Singing requires the ability to change breath pressure, proper vibration from our vocal cords, and resonance from the pharynx. These three forces together allow us to sing different musical pitches and words, creating a unique musical instrument for expression.
Exercise 1: Hiss
Now try using the same muscles with a tss or hissing sound. To do this place your tongue to your upper teeth with your lips almost completely closed. We are making a small space for air to escape from to better feel out how we build up pressure with our belly.
Try pushing out and then relaxing these muscles. Too much pressure and the air stops, too little and you run out of breath. Play with this for a moment and just notice if it's hard or easy to control this pressure. The key is eventually having a dynamic control over these muscles, but first just try and get them active in a big way.
Our vocal cords also come together and start vibrating. Put your hands on the front of your throat and say a few words. Now try to stretch those words out a little longer. Can you feel where the vibrations are coming from? You may notice you have to use a few more distinct pitches as you do this. This is our larynx, which houses our vocal cords. It's a hard protrusion and you should feel that it is the epicenter for all the vibration.
In general, we want to let this area function freely, so the best thing we can do is feel if the muscles around the larynx are locked in place or able to adjust as we sing. Try swallowing for a second, can you feel the larynx rise and then fall? If it's too high, that's an issue. Swallowing is very helpful to reset these muscles. Also take in a breath with your mouth open. Can you feel the larynx drop a little bit? This is also helpful, but we can push it too low and lock it in place this way as well.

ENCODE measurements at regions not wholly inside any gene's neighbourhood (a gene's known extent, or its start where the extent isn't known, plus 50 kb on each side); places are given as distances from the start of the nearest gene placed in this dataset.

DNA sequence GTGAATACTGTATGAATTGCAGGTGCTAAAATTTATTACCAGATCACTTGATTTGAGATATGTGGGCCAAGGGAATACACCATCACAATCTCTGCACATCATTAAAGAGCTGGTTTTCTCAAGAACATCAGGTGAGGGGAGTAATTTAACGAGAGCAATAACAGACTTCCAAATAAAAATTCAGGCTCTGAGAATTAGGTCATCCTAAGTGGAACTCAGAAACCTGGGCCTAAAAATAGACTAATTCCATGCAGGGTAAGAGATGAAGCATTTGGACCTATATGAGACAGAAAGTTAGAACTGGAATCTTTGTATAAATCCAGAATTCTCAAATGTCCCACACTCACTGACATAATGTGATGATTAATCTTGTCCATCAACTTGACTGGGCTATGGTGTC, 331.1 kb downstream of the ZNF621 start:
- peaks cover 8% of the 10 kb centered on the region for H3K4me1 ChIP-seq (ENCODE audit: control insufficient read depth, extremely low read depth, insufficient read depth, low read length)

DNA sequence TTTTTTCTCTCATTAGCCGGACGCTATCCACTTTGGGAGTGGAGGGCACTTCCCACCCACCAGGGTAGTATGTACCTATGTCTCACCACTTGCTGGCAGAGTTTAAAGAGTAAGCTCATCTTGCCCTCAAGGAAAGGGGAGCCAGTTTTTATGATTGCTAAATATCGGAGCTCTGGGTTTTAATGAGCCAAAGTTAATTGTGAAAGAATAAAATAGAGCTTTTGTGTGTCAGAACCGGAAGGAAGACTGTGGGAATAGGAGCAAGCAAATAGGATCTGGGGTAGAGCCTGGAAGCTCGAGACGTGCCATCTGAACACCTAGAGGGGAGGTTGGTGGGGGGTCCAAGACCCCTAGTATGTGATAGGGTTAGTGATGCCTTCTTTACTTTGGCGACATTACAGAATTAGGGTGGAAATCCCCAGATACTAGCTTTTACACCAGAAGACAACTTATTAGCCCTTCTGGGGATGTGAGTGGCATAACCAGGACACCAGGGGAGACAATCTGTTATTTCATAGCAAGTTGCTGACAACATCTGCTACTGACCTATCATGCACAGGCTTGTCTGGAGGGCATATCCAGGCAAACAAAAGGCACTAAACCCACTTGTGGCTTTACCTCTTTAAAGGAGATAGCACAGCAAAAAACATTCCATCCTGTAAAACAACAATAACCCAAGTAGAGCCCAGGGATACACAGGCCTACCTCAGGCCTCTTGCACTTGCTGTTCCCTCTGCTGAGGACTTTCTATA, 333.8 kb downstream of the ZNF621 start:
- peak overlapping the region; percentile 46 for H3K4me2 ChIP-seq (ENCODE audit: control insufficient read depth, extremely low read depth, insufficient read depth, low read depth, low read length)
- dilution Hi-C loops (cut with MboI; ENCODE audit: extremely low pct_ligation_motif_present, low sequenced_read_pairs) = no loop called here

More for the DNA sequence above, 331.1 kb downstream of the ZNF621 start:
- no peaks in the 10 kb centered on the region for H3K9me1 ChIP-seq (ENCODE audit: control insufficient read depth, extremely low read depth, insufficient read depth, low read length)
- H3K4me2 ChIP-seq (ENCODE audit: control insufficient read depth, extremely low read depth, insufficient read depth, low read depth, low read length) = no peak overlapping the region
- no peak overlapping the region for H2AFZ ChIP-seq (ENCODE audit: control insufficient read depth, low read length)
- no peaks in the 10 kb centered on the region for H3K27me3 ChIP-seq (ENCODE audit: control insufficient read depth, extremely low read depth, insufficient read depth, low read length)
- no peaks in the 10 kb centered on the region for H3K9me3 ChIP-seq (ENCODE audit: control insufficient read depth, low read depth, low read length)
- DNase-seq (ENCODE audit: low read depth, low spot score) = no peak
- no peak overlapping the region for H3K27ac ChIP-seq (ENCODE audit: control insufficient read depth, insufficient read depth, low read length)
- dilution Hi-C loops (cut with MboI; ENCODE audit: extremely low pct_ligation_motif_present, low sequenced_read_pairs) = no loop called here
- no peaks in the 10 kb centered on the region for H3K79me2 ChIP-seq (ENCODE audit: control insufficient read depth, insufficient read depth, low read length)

The last important thing is to feel out your vowels and consonants. Our tongue, lips, nose, and mouth are all part of this. We create a lot of different shapes here to form the words we sing. If these muscles work too hard, then they block this resonance. This squeezes the muscles around our vocal cords from working and leads to a lot of facial tension and vocal fatigue. Adjusting our vowel shapes just right gets us an ideal sound or tone for whatever style we are singing.
Exercise 2: Zah
Let's try some more singing. We are going to use a Z sound first. Try gently singing up and down in pitch. Pay attention to your belly pushing out as the pitch rises and and relaxing as the pitch falls. This is very similar to the TSS sound we did earlier, but with our vocal cords involved. Then we are going to open into an AH or Uh. Feel for that space in your mouth. Can you still get the first to rise and fall on an AH vowel.
Let’s get specific. We are going to sing ZAH on one lower pitch and then one higher pitch and back. Play around with this on your own. Once you are able to control this better, you can start singing and following along with songs that comfortably fit your range.
0:00 - Intro
1:13 - Exercise 1
3:09 - Larynx
6:30 - Exercise 2
9:30 - Outro